04 February, 2022

Inchcape’s information network fuels port efficiency for dry bulk owners amid pandemic challenges

The availability and accuracy of port data has been vital for voyage decision-making by dry cargo shipowners to help overcome port congestion, crew logistics and other challenges due to the pandemic that have hit the flow of maritime trade, according to Inchcape Shipping Services.

The port agency specialist has been able to deliver critical data on port line-ups and berth availability to facilitate timely vessel arrivals and expedite port turnarounds by leveraging the resources of its extensive global network, says Inchcape’s Global Sector Head for Dry Bulk, Elyse Ong.

This proved particularly important with the resurgence in the dry bulk market last year as countries rebooted industrial activity after lockdowns, which resulted in a dramatic increase in vessel traffic.

“If a ship cannot berth on arrival, this can affect demurrage and the charter party. So knowledge of berth availability is paramount for the owner, as well as information on port line-ups and local weather conditions that can lead to delays,” Ong says.

Data transparency issue

Furthermore, key documentation - such as the statement of facts and notice of readiness - also need to be provided with great accuracy.

But Ong points out that such data transparency can sometimes be difficult due to local dynamics that affect dry bulk-intensive ports in some parts of the world. “So this is where our local presence, expertise and standardised way of working are an advantage,” she says.

Inchcape offices around the world are feeding constantly updated port data into its World of Ports software platform that is accessible for ship operators wherever their vessels are located.

Ong explains the flow of accurate information is essential to voyage management as it enables Inchcape, for example, to advise operators on adjusting vessel speeds so they can make docking slots, based on its oversight of line-ups at ports where it is ‘first come, first served’.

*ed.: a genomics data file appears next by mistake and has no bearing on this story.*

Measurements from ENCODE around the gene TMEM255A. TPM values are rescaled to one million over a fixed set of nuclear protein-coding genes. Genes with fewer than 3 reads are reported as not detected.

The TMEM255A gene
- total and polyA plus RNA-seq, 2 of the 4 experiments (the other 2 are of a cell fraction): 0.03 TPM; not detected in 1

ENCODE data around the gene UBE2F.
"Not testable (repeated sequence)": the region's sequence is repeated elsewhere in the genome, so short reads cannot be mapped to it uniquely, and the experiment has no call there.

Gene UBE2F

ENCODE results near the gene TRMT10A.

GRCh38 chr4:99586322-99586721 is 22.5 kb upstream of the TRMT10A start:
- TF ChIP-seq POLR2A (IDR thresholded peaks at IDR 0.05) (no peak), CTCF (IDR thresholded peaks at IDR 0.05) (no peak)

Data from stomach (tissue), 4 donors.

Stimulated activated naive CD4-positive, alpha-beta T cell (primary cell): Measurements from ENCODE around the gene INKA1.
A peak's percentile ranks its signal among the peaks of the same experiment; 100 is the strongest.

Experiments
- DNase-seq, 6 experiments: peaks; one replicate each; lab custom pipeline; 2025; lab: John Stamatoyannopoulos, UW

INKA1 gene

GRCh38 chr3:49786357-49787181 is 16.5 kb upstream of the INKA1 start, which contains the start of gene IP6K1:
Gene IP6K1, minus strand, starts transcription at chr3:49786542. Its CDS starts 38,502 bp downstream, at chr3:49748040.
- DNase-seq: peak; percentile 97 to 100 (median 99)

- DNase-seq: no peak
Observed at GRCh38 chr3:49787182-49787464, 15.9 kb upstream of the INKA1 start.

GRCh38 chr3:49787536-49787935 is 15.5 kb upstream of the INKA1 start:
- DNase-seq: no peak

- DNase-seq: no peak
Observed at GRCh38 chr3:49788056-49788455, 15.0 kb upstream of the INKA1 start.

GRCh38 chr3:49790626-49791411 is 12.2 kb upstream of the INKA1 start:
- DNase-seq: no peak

“We are monitoring the status of different ports and communicating with the customer to maximise berthing opportunities, which can translate into savings in fuel costs and port fees by optimising port turnarounds and voyage times,” she says.


Guilherme Velten Tubarao Terminal Pier 2 Brazil

Crewing solutions

Crew changes have been a particular challenge during the pandemic given lockdown restrictions in some countries and charter clauses that dictate a maximum duration for the same crew to remain onboard a vessel, with the risk of financial penalties for shipowners.

“Everyone has been looking at crew changes as operators, as well as traders and charterers, are affected if a vessel is delayed. Our web page with Covid-19 updates had 177,000 visits last year,” Ong says.

“We have had frantic calls from ship operators asking us where they can drop off crews when time has been of the essence. This is both a financial and humanitarian issue where our network has been of great value.”

Port optimisation

The World of Ports system also facilitates vessel compatibility checks to determine whether destination port terminals are suitable for a particular ship that is not plying a fixed route.